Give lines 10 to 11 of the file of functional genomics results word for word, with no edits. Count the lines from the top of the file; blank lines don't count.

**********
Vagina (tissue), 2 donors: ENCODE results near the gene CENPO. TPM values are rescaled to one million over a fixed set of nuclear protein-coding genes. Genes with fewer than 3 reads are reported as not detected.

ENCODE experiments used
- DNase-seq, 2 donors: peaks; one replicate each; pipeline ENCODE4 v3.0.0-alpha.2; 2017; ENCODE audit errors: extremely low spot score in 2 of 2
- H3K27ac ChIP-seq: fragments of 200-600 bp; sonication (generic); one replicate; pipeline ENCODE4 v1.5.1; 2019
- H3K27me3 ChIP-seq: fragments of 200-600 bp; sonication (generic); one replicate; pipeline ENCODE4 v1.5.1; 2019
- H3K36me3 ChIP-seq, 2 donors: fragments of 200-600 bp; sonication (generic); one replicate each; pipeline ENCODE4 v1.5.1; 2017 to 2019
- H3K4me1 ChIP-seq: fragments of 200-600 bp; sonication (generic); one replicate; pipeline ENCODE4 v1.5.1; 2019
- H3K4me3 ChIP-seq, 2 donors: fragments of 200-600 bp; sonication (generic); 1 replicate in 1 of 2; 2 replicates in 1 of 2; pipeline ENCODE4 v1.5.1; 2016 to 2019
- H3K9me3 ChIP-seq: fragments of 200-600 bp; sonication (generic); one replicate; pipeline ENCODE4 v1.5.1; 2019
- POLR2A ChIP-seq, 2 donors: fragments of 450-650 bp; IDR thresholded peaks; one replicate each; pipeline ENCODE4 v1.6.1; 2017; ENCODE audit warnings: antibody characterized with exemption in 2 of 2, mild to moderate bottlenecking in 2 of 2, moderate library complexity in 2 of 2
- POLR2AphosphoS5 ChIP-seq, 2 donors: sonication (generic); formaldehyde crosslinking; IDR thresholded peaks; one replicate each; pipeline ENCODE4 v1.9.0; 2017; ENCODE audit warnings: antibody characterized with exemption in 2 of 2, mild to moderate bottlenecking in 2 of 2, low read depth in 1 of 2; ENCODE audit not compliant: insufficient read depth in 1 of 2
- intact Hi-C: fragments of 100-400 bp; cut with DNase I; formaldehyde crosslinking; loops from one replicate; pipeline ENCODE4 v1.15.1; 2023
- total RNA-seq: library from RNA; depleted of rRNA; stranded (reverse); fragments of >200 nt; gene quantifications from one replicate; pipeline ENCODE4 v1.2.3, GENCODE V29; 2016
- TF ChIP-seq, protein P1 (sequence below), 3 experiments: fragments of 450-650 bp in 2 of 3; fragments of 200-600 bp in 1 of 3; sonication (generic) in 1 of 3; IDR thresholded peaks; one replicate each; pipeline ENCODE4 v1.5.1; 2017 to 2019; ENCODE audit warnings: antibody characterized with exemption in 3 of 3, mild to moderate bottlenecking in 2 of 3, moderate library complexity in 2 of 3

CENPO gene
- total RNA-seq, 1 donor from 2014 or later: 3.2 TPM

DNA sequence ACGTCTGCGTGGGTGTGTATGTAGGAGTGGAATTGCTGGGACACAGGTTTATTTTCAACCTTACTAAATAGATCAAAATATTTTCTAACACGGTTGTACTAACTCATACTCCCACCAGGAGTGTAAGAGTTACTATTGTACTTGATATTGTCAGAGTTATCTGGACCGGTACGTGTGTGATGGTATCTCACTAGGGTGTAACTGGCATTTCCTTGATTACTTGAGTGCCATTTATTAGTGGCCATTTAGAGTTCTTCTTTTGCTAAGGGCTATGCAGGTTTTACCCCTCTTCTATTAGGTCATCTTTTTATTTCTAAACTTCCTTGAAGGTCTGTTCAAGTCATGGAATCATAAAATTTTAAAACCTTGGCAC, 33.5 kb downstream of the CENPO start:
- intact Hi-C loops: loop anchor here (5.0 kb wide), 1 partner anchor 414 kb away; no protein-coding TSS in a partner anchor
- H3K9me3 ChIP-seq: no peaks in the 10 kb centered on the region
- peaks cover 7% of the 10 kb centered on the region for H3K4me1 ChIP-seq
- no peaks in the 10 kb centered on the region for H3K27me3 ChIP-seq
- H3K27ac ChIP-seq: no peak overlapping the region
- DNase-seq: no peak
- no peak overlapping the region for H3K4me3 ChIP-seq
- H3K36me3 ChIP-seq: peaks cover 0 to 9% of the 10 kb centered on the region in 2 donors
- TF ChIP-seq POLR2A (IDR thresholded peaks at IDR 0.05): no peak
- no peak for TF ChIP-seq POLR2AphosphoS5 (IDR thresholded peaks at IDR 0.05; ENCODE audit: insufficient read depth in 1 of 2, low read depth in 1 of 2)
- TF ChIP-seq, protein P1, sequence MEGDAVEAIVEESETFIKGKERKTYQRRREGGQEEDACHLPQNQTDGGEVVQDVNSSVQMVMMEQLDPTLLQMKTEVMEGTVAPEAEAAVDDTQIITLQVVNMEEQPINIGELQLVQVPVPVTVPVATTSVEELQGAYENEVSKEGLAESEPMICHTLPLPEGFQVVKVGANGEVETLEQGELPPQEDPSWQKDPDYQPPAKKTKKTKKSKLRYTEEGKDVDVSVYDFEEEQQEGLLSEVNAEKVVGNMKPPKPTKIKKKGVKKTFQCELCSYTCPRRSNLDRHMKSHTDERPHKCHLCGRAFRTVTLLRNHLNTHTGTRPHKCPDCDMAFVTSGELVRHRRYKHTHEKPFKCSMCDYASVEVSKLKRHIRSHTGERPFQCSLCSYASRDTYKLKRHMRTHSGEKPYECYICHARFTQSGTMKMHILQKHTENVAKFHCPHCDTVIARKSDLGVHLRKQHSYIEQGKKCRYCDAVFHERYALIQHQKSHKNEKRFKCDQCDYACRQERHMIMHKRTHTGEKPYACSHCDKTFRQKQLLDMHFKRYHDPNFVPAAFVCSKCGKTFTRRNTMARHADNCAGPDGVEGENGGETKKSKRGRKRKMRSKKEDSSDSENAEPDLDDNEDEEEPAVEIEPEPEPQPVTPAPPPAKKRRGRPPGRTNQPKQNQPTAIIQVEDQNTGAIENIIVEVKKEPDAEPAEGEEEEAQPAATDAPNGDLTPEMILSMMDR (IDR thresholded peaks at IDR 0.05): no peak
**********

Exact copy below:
- POLR2A ChIP-seq, 2 donors: fragments of 450-650 bp; IDR thresholded peaks; one replicate each; pipeline ENCODE4 v1.6.1; 2017; ENCODE audit warnings: antibody characterized with exemption in 2 of 2, mild to moderate bottlenecking in 2 of 2, moderate library complexity in 2 of 2
- POLR2AphosphoS5 ChIP-seq, 2 donors: sonication (generic); formaldehyde crosslinking; IDR thresholded peaks; one replicate each; pipeline ENCODE4 v1.9.0; 2017; ENCODE audit warnings: antibody characterized with exemption in 2 of 2, mild to moderate bottlenecking in 2 of 2, low read depth in 1 of 2; ENCODE audit not compliant: insufficient read depth in 1 of 2